Is It True That Dreaming About Someone Means They Miss You?

Have you ever dreamed about somebody who had a profound emotional impact on you? It may not necessarily be a romantic type of relationship, but they left a big impact on your life, whether for good or bad.

There’s just something about their presence in your dreams that makes you wonder about them and what they think of you. It’s enough to make you wonder: “Is it true that dreaming about someone means they miss you?”

The Reality of Missing Someone

A lot of people think that if you miss somebody that it automatically means you desire that person. Desire is a very strong word with a wide range of meanings that apply to many different types of situations.

Unfortunately, a lot of people automatically believe that if they miss somebody, the motivation for such emotion is pure desire. This doesn’t have to be sexual or physical.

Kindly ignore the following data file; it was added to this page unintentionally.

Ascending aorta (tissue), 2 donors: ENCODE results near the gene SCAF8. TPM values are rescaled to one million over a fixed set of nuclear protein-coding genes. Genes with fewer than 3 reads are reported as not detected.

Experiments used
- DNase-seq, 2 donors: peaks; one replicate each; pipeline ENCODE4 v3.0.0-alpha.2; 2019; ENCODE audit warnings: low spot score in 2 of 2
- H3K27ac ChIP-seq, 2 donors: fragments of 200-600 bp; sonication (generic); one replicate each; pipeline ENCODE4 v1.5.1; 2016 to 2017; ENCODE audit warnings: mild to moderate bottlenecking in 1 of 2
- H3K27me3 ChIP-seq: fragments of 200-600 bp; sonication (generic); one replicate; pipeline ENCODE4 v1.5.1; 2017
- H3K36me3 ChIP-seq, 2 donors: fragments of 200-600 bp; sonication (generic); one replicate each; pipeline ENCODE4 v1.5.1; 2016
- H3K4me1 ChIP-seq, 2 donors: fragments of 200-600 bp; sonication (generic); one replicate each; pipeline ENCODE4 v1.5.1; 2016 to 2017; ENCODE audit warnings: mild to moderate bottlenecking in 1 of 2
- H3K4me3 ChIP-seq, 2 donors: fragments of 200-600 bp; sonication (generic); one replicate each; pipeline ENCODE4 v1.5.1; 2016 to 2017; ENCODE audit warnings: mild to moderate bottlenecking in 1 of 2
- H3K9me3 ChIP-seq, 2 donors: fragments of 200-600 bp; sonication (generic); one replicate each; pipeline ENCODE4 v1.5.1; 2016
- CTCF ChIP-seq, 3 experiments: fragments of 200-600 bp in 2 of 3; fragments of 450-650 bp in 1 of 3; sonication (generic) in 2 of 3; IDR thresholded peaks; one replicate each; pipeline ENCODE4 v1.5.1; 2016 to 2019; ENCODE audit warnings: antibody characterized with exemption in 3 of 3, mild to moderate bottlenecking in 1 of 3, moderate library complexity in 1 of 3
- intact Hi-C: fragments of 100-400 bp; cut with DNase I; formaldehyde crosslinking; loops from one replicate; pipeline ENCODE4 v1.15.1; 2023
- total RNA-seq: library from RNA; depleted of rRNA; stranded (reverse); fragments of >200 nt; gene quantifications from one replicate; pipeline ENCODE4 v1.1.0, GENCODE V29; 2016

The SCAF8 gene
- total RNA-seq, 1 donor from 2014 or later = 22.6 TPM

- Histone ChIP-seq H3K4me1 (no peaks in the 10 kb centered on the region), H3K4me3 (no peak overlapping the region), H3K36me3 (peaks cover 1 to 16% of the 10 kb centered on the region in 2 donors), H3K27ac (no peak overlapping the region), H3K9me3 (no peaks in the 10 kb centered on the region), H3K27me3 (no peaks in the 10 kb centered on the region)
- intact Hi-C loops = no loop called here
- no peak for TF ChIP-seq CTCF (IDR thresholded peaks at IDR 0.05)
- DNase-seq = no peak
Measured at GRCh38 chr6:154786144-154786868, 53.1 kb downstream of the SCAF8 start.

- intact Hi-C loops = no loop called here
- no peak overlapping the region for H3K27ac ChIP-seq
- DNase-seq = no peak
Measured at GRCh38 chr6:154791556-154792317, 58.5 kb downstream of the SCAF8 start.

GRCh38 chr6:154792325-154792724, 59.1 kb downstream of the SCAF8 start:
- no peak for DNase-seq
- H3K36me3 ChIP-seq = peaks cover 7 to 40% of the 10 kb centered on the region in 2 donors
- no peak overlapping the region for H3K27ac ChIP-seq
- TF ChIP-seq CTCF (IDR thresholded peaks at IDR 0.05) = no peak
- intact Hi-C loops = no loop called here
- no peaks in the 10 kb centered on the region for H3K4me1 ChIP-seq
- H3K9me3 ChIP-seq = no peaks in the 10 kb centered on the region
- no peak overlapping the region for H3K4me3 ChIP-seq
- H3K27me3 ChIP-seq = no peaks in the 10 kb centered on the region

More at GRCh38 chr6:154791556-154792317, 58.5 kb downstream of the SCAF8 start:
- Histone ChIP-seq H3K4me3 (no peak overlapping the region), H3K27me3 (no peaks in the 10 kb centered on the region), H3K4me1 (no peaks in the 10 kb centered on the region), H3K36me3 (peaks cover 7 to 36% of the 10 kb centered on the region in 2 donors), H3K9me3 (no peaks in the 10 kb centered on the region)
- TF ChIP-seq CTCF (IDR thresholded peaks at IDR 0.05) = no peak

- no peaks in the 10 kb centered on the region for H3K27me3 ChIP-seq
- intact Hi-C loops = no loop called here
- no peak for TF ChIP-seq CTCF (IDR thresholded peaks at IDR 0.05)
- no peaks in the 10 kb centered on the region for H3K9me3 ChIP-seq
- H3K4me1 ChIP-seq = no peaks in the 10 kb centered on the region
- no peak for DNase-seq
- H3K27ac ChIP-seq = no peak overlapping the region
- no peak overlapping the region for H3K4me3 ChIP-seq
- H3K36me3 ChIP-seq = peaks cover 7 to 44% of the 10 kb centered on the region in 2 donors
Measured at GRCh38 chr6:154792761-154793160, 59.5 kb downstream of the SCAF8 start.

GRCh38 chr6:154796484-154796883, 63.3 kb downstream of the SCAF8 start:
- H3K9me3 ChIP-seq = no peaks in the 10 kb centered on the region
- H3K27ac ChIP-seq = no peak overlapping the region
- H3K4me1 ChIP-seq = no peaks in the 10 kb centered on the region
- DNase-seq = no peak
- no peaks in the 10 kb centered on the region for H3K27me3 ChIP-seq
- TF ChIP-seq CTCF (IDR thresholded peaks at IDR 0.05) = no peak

It may just mean that you want the emotional presence of that person in your life. There’s just something about them that makes your life so much more meaningful or worthwhile.

While this definition of missing is definitely popular, it is not the only definition. Believe it or not, it may help you to desire someone who may be unpleasant.

I know this sounds crazy. Why would you want somebody who is there in your life giving you a hard time? Maybe they’re pushing you to do things that are inconvenient, uncomfortable, or even downright annoying given the circumstance.

Who wants that kind of hassle? Isn’t life hard enough?

But the truth is that different people respond to different stimuli.

Different People Miss Different Stimuli

If you’re the type of person who doesn’t really get motivated when people encourage you to do the right thing and try to boost your confidence by telling you that you can do it, you’re not going to get far.